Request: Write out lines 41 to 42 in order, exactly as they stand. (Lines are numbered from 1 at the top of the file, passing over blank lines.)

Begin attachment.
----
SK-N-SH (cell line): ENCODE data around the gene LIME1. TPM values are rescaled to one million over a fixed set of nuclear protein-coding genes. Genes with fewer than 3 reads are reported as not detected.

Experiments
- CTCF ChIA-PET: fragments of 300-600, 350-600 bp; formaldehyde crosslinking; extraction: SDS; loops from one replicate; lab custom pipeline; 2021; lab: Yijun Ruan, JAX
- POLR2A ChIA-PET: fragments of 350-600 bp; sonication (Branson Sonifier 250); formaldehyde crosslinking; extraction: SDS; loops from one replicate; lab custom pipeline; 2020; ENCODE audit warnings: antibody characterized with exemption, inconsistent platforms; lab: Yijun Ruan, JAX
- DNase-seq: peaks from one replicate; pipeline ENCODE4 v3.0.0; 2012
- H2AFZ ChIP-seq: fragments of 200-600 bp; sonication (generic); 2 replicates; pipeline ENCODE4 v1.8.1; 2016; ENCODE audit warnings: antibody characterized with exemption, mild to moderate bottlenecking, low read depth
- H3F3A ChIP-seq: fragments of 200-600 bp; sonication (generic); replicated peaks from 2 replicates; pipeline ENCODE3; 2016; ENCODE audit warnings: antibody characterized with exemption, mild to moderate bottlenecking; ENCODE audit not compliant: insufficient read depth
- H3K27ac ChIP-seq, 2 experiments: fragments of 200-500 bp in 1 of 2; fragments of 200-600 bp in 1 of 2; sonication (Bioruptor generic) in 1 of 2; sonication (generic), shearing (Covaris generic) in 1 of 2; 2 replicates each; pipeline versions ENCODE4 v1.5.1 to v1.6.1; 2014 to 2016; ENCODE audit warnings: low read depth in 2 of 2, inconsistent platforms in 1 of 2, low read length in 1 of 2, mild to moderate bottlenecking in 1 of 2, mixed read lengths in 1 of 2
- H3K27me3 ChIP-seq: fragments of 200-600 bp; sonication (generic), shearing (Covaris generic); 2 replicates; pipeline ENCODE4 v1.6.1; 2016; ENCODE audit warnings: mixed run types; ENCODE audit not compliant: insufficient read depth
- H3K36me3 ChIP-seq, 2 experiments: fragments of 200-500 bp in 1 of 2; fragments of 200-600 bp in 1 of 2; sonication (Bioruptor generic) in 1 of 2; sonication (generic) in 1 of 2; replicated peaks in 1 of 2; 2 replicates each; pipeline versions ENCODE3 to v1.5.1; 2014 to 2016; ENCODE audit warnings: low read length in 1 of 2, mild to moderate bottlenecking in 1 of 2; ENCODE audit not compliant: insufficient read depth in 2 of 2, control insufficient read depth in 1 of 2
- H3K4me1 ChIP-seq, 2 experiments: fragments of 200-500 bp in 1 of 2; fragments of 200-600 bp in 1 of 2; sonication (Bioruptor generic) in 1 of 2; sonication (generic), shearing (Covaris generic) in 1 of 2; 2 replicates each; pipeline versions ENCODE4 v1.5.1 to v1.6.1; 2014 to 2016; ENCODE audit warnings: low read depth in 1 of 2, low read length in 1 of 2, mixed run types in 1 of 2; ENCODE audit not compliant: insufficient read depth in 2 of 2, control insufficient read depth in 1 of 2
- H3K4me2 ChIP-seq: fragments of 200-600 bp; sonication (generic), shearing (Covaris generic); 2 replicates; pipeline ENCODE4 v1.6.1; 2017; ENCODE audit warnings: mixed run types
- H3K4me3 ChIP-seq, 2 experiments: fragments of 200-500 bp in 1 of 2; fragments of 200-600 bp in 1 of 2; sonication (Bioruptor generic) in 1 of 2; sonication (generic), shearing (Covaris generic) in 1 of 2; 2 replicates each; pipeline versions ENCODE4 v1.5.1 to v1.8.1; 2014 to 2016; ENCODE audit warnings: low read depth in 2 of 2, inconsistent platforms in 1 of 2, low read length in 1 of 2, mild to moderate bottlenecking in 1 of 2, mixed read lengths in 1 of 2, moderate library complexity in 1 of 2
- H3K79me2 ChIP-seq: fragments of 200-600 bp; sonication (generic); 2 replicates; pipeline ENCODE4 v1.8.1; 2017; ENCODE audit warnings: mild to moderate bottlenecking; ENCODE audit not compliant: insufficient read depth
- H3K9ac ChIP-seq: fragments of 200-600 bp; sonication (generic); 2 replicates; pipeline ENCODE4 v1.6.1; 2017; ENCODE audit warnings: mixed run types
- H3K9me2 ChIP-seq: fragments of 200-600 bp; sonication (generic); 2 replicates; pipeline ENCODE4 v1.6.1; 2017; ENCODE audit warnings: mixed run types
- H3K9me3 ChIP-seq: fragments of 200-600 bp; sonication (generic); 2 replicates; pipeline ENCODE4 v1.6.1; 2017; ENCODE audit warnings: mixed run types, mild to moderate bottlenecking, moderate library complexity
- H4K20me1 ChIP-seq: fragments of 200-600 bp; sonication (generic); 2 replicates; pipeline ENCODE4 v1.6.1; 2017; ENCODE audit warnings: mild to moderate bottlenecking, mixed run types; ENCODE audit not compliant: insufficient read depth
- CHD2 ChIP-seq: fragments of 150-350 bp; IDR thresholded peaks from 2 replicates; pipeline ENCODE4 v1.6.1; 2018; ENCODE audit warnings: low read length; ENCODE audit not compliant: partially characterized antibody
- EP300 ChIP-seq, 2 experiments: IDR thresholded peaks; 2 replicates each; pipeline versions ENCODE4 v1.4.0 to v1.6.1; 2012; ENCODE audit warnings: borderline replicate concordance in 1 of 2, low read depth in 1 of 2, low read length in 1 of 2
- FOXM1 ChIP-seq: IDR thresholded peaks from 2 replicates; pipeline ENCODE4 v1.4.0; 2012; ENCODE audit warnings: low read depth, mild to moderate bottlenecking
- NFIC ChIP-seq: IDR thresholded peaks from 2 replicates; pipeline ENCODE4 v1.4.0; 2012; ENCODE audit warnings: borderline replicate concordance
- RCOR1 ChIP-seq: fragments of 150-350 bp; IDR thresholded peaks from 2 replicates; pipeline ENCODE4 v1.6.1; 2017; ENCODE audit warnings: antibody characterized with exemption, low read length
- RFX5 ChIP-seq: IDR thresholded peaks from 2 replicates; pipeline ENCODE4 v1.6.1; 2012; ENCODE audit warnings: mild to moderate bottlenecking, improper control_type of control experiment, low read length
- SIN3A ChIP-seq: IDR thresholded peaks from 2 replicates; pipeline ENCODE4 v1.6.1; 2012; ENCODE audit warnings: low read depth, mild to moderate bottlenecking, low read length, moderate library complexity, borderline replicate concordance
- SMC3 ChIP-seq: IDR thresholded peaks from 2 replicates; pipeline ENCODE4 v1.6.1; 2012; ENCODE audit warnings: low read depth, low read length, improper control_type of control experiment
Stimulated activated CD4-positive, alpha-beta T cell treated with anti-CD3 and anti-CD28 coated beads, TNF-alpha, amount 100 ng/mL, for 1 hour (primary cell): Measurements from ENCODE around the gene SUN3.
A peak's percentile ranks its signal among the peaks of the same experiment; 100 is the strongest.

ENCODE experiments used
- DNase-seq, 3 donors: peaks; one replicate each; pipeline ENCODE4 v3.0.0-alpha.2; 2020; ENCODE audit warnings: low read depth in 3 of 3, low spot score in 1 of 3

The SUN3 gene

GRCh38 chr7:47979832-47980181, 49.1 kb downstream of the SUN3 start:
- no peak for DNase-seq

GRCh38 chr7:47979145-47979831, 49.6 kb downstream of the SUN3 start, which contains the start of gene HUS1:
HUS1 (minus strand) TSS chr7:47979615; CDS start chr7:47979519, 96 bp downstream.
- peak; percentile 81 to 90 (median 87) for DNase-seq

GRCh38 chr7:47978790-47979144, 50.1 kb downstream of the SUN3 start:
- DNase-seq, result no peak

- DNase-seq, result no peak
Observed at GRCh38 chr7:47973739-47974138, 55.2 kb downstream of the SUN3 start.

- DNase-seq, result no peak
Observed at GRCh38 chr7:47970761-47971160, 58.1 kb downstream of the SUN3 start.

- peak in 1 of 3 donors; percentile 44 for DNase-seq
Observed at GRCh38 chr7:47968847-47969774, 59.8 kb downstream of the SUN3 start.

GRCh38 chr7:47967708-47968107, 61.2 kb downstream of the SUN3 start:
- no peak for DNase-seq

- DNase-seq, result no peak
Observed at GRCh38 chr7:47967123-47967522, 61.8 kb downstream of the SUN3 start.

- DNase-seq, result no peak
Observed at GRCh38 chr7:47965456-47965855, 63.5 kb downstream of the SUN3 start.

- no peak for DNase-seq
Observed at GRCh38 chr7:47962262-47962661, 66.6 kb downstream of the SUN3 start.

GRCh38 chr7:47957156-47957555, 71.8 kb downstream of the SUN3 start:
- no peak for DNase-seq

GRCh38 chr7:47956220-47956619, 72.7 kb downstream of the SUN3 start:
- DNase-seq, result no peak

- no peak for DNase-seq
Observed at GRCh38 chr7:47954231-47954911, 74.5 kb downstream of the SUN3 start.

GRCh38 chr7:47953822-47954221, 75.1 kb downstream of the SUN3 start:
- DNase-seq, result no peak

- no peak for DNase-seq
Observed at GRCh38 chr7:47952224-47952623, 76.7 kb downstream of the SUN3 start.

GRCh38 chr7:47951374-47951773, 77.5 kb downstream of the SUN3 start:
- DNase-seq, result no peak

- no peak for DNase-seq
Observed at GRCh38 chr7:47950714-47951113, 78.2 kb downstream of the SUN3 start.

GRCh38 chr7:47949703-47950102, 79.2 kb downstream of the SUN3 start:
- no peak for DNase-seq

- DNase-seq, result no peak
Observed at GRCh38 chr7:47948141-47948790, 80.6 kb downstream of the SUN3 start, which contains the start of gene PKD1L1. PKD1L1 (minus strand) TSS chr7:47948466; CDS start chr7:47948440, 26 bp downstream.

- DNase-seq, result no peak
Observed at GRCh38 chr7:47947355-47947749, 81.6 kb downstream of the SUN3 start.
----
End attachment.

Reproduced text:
- DNase-seq, result no peak
Observed at GRCh38 chr7:47970761-47971160, 58.1 kb downstream of the SUN3 start.